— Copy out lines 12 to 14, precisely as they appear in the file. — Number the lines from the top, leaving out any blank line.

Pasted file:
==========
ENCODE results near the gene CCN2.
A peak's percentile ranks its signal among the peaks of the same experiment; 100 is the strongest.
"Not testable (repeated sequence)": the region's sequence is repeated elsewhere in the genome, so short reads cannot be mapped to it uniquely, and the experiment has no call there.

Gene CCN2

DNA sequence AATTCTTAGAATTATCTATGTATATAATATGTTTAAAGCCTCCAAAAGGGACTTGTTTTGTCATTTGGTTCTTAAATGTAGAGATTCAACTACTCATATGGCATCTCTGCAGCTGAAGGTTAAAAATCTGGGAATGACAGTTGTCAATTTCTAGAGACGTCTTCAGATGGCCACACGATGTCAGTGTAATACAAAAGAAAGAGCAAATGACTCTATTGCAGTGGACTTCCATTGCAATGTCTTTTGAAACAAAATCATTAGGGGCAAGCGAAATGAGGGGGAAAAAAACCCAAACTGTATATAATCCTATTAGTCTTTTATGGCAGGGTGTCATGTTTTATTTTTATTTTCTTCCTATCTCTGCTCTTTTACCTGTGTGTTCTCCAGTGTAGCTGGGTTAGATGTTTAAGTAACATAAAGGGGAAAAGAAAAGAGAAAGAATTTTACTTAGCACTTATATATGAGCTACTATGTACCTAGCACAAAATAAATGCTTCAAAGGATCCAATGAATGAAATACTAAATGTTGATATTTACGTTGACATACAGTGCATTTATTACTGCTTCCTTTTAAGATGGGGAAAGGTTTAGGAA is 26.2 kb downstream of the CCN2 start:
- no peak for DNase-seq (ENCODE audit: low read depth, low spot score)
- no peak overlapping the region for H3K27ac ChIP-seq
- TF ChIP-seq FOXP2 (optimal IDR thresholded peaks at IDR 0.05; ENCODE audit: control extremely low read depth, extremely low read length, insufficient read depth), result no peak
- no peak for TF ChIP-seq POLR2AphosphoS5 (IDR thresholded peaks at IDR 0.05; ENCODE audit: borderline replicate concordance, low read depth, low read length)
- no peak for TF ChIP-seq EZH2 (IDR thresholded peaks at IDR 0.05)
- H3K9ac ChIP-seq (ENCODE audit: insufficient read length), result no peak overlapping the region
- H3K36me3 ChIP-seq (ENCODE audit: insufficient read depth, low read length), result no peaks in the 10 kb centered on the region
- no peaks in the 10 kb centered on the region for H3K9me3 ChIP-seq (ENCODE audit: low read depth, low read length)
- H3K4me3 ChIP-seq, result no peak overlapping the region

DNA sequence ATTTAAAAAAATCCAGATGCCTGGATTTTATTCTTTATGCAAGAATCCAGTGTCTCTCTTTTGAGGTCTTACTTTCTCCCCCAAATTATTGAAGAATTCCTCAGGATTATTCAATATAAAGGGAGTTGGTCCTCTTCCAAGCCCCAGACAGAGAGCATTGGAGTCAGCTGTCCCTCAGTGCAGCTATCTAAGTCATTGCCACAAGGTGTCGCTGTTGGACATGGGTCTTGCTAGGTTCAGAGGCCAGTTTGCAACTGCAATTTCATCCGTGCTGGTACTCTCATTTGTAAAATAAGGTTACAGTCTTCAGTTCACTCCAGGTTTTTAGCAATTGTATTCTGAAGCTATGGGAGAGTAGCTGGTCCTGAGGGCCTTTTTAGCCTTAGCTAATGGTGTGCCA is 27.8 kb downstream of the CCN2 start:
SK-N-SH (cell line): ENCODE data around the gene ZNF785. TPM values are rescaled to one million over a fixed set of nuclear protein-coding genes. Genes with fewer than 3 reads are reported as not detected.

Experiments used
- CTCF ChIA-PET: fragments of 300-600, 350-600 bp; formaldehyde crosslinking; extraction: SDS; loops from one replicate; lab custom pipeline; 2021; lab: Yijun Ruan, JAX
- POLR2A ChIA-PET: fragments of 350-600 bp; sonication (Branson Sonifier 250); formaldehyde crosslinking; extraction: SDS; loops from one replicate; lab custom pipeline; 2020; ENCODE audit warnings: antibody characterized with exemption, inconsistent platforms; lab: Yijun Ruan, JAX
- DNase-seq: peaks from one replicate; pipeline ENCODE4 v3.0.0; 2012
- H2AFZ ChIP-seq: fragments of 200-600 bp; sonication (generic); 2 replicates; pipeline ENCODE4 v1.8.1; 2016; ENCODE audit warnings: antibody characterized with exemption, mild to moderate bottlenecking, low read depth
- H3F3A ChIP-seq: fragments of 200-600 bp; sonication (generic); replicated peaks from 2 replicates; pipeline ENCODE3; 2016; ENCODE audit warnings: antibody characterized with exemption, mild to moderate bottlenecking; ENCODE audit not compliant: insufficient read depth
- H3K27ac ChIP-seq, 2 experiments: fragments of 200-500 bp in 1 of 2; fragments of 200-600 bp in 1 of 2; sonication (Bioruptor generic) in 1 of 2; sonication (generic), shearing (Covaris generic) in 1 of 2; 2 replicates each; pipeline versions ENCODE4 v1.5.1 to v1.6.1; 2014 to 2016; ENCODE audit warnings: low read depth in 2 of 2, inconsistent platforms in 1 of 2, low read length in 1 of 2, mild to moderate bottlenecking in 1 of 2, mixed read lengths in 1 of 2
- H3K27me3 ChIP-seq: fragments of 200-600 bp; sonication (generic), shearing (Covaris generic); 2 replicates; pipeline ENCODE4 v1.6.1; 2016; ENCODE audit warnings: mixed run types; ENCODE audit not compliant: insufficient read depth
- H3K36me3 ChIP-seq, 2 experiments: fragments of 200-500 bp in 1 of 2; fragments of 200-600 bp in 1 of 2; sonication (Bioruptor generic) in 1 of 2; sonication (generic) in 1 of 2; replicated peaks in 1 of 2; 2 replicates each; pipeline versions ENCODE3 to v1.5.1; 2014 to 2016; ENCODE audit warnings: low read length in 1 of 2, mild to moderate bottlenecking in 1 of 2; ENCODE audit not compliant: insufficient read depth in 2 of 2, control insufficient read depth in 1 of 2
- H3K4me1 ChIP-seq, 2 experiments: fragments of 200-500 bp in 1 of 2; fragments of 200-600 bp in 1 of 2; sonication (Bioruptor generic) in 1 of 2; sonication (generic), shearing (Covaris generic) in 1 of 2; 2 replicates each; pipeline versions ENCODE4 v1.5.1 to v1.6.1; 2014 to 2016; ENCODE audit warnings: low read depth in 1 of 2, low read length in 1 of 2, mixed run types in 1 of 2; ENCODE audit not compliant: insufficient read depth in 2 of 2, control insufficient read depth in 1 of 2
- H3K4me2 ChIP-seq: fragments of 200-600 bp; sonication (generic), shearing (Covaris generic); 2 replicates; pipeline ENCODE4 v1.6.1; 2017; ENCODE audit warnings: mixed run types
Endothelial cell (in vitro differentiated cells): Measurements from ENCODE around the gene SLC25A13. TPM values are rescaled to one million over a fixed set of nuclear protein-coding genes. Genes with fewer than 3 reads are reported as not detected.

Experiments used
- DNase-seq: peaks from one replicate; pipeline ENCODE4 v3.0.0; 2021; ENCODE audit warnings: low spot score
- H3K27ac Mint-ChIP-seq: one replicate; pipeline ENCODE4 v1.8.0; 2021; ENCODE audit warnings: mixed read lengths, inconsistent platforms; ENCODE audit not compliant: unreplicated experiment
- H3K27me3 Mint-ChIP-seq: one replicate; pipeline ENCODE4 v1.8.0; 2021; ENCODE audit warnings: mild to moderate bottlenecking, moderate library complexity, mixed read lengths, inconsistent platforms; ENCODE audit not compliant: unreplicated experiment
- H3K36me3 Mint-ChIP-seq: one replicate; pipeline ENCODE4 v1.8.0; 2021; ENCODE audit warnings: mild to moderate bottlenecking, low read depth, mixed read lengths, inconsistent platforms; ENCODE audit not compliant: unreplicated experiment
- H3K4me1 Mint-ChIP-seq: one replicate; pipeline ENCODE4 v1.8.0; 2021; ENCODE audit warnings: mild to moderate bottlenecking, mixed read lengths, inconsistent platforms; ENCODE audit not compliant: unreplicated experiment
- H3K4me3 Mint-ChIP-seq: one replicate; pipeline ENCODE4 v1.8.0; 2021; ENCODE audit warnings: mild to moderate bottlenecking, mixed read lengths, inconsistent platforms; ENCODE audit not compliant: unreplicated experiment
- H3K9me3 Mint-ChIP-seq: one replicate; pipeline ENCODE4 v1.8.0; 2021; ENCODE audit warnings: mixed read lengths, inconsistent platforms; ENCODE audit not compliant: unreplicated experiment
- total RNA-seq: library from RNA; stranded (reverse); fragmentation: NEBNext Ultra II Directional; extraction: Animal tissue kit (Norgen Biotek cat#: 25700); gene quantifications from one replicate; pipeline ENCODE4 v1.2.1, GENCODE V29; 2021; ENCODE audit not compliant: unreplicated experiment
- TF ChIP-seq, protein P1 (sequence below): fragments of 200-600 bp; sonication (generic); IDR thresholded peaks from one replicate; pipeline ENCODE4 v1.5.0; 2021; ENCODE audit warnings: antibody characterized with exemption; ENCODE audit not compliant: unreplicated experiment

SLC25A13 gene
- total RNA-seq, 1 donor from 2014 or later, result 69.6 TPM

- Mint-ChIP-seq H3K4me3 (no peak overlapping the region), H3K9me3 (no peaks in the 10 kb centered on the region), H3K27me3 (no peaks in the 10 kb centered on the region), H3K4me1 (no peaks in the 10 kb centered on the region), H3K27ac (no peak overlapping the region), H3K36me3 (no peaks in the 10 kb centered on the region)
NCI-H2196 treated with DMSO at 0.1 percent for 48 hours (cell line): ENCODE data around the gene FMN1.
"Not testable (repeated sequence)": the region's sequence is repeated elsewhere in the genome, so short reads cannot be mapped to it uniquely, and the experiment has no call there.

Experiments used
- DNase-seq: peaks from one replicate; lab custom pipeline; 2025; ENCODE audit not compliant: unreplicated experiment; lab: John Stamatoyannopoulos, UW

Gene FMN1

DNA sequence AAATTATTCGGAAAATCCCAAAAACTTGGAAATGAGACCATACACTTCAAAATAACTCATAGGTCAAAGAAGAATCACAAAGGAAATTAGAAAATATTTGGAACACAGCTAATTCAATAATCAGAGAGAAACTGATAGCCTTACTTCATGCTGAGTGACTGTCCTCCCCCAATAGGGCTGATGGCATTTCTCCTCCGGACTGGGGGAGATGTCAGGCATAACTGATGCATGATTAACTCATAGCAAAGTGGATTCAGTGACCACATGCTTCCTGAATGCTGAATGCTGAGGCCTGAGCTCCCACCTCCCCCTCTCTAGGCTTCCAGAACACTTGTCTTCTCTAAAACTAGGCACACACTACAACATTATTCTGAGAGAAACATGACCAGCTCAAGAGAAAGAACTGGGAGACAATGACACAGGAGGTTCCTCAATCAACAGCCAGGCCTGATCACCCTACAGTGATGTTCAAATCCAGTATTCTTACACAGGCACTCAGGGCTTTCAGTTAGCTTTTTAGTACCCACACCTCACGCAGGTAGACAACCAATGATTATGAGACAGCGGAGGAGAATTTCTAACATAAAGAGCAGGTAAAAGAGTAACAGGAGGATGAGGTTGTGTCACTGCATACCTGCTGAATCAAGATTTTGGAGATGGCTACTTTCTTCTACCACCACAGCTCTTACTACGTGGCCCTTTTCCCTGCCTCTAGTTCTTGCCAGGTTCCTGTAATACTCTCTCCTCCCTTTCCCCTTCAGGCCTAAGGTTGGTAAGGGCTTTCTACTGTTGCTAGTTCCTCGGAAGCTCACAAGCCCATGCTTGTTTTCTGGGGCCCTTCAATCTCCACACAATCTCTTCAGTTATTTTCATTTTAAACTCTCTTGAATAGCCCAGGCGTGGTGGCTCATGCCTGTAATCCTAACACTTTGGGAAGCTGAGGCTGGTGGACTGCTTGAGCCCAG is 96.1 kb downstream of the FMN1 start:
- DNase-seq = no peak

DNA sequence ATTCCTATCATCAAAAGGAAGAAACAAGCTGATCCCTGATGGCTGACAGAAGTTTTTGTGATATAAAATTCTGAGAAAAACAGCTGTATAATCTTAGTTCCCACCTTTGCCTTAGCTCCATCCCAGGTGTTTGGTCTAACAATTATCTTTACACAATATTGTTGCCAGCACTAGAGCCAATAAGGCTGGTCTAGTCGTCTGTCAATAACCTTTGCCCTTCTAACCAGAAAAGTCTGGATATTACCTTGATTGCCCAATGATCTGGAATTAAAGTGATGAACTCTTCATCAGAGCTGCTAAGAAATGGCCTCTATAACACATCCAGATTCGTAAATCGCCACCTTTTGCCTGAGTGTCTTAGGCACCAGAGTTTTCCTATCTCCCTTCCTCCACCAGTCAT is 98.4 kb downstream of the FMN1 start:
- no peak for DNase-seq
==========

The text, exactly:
- H3K36me3 ChIP-seq (ENCODE audit: insufficient read depth, low read length), result no peaks in the 10 kb centered on the region
- no peaks in the 10 kb centered on the region for H3K9me3 ChIP-seq (ENCODE audit: low read depth, low read length)
- H3K4me3 ChIP-seq, result no peak overlapping the region